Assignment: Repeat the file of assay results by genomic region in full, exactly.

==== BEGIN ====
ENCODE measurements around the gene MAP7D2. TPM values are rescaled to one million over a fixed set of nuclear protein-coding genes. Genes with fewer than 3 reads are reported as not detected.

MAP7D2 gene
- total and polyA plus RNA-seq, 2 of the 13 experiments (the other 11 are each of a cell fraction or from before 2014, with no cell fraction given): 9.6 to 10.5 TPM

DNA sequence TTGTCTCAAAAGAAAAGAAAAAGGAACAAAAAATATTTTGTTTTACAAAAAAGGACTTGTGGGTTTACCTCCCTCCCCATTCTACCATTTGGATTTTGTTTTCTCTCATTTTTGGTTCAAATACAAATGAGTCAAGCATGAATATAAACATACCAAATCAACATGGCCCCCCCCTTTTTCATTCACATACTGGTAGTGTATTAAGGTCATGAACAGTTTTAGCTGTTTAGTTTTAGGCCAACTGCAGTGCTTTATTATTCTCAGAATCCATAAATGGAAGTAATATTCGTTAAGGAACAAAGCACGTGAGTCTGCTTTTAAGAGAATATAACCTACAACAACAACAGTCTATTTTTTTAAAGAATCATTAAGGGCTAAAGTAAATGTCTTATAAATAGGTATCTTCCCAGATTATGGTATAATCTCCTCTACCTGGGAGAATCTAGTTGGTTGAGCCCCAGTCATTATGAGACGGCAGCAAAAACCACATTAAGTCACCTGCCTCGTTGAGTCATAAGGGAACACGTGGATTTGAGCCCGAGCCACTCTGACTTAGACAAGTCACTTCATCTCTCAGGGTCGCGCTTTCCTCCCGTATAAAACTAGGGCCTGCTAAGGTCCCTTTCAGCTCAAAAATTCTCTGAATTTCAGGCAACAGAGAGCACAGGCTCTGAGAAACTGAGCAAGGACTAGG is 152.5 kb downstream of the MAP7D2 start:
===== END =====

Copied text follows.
ENCODE measurements around the gene MAP7D2. TPM values are rescaled to one million over a fixed set of nuclear protein-coding genes. Genes with fewer than 3 reads are reported as not detected.

MAP7D2 gene
- total and polyA plus RNA-seq, 2 of the 13 experiments (the other 11 are each of a cell fraction or from before 2014, with no cell fraction given): 9.6 to 10.5 TPM

DNA sequence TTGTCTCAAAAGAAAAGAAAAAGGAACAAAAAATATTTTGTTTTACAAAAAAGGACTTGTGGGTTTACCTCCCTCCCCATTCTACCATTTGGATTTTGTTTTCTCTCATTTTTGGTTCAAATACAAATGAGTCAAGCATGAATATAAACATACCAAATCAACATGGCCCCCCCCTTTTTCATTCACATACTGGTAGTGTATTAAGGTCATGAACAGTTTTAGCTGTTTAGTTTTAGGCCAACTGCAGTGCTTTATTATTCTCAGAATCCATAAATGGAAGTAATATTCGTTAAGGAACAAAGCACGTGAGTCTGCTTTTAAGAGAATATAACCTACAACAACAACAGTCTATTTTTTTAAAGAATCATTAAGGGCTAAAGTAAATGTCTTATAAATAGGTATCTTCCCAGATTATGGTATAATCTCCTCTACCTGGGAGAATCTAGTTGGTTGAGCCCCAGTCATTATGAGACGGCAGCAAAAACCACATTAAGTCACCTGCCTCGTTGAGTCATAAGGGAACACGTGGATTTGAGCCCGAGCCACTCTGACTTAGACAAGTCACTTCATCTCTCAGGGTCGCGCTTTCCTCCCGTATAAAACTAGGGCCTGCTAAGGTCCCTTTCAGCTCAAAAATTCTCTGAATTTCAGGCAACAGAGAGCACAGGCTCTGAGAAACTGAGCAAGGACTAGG is 152.5 kb downstream of the MAP7D2 start: